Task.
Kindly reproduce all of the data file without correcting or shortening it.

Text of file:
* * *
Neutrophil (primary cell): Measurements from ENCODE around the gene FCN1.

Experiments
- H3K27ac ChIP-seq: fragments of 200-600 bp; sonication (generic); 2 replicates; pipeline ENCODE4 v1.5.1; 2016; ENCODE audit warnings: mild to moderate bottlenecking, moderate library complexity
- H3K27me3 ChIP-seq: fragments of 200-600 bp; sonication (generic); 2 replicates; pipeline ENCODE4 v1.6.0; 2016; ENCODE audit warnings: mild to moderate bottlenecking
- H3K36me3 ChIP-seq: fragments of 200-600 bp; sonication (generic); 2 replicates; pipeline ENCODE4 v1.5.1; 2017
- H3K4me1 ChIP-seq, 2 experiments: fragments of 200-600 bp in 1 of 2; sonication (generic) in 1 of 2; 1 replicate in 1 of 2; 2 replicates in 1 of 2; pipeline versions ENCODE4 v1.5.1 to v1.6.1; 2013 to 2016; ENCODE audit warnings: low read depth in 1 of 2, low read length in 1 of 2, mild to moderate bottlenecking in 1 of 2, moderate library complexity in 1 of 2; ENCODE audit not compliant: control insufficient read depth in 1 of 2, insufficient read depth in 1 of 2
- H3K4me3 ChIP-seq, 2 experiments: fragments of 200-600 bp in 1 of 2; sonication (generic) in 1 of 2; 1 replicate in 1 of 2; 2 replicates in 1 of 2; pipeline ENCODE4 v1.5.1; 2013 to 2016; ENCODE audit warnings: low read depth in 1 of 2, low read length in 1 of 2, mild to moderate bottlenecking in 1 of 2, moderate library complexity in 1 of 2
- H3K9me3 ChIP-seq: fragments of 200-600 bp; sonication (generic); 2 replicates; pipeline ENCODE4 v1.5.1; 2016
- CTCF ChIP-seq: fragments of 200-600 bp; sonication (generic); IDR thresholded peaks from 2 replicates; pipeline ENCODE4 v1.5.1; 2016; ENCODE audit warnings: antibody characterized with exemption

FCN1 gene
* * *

Neutrophil (primary cell): Measurements from ENCODE around the gene FCN1.

Experiments
- H3K27ac ChIP-seq: fragments of 200-600 bp; sonication (generic); 2 replicates; pipeline ENCODE4 v1.5.1; 2016; ENCODE audit warnings: mild to moderate bottlenecking, moderate library complexity
- H3K27me3 ChIP-seq: fragments of 200-600 bp; sonication (generic); 2 replicates; pipeline ENCODE4 v1.6.0; 2016; ENCODE audit warnings: mild to moderate bottlenecking
- H3K36me3 ChIP-seq: fragments of 200-600 bp; sonication (generic); 2 replicates; pipeline ENCODE4 v1.5.1; 2017
- H3K4me1 ChIP-seq, 2 experiments: fragments of 200-600 bp in 1 of 2; sonication (generic) in 1 of 2; 1 replicate in 1 of 2; 2 replicates in 1 of 2; pipeline versions ENCODE4 v1.5.1 to v1.6.1; 2013 to 2016; ENCODE audit warnings: low read depth in 1 of 2, low read length in 1 of 2, mild to moderate bottlenecking in 1 of 2, moderate library complexity in 1 of 2; ENCODE audit not compliant: control insufficient read depth in 1 of 2, insufficient read depth in 1 of 2
- H3K4me3 ChIP-seq, 2 experiments: fragments of 200-600 bp in 1 of 2; sonication (generic) in 1 of 2; 1 replicate in 1 of 2; 2 replicates in 1 of 2; pipeline ENCODE4 v1.5.1; 2013 to 2016; ENCODE audit warnings: low read depth in 1 of 2, low read length in 1 of 2, mild to moderate bottlenecking in 1 of 2, moderate library complexity in 1 of 2
- H3K9me3 ChIP-seq: fragments of 200-600 bp; sonication (generic); 2 replicates; pipeline ENCODE4 v1.5.1; 2016
- CTCF ChIP-seq: fragments of 200-600 bp; sonication (generic); IDR thresholded peaks from 2 replicates; pipeline ENCODE4 v1.5.1; 2016; ENCODE audit warnings: antibody characterized with exemption

FCN1 gene